Similar to last week’s list, these characters are a varied bunch. However, they do share one defining quality in that they’re not flat characters. In all of the books mentioned, the authors have taken the time to create three-dimensional, unique characters that aren’t simple cliches.
(By the way, if you want to read more rants about character cliches, head on over to Between Reality and check out my guest post there!)
I don’t have as long of an introduction as I did last week, so I’ll let the characters do the rest of the talking. Here are my Top 5 Heroes (in no particular order)!
A few weeks ago, at the insistence of a friend of mine, I read the YA sci-fi/dystopian novel Steelheart by Brandon Sanderson, and I thoroughly enjoyed it! The story takes place in a post-apocalyptic United States where a group of people, called Epics, have gained superpowers. The main character, David Charleston, is seeking revenge against Steelheart, the Epic who killed his father. To do so, he must enlist the help of the Reckoners, an underground group that fights against the Epics.
As I was reading Steelheart, I not only enjoyed the intriguing storyline and fun characters, but it was also a very well-written book. Sanderson did a wonderful job in crafting the story, and I realized that many of those things could be applied to my own writing. So instead of writing a book review, I give you: “Writing Lessons from Steelheart”
(Don’t worry, no spoilers! The only plot elements I’ll discuss are ones revealed in the book’s synopsis)
I’ll be the first to admit that I criticize young adult books more often than I praise them. This is partly because I have a tendency to be cynical, and partly because the YA genre as a whole is extremely saturated with poorly-written books.
That being said, I don’t actually hate young adult books. I know it comes as a shock. But in reality, I actually really love reading YA, and that’s what occupies most of space on my bookshelves. I like to say that I criticize it out of love for the genre, because it has so much potential, and yet so many books fail to reach it.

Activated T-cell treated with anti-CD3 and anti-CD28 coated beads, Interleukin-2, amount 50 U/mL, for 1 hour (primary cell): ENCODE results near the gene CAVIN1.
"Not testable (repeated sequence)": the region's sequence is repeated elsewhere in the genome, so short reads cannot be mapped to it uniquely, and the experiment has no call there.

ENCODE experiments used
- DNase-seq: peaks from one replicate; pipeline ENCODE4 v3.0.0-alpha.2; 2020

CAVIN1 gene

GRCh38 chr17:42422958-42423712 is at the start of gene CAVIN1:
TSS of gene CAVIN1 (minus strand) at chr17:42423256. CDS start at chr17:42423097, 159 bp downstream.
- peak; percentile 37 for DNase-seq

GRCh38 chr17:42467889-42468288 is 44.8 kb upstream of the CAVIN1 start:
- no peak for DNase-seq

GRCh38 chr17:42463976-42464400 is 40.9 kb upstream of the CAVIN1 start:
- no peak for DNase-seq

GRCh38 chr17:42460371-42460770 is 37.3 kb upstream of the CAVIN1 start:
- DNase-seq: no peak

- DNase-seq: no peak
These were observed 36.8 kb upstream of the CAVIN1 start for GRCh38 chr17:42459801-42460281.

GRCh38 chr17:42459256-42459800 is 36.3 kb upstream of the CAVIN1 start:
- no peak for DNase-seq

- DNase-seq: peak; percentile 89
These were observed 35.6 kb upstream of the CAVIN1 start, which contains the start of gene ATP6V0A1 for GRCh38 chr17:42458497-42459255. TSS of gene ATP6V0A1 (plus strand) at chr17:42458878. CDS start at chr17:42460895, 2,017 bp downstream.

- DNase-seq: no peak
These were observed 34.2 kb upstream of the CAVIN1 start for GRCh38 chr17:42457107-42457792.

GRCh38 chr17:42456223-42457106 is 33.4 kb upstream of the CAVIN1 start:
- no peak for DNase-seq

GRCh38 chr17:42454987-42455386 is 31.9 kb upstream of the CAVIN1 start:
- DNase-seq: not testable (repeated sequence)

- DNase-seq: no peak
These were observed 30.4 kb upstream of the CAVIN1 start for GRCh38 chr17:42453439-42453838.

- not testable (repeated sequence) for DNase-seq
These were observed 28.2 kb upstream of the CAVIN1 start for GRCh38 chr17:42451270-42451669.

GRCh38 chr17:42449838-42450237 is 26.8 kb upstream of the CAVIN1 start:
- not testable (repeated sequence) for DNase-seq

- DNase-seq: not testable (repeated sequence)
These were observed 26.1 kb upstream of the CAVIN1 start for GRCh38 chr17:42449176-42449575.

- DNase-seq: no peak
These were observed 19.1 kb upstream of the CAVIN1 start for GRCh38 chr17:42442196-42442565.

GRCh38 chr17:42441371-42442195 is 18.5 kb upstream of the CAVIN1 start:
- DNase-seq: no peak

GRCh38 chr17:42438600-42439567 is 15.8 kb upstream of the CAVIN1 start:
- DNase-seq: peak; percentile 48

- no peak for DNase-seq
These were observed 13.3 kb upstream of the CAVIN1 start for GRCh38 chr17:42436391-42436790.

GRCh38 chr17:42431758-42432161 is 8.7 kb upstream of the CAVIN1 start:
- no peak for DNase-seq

There are some diamonds in the rough when it comes to YA – it just takes some time to find them. Anyway, to balance out my sarcasm and criticism from last week’s post, I’ve decided to list a couple of things that I like about young adult books. To be honest, this probably doesn’t apply to the genre as a whole, but in the YA books that I’ve really enjoyed, this is what has stuck out to me. So without further ado, here’s the list!
A good book is hard to find. This is a truth that I have acknowledged my entire life, but I have come to realize it more and more recently. With a Barnes & Noble gift card in hand, I have browsed the shelves dedicated to young adult literature in search of a book worthy of my “hard-earned” dollars.
Sometimes, a book catches my eye. Maybe the title is clever, or the cover is pretty. Either way, I find myself picking it up to take a closer look. I read the blurb – that little summary on the dust jacket or back cover – and, more often than not, place the book back on the shelf.
You see, there are so many authors trying to hitch a ride on the YA Fiction Express right now. And, quite frankly, that means that there are many, many sub-par books out there. Books full of clichés, poor writing, and very little creativity. I’ve found that while reading book blurbs, there are certain words and phrases that almost always turn me off to a book. Now, I’ve compiled the “Book Blurb Blacklist” so you can be an informed reader too.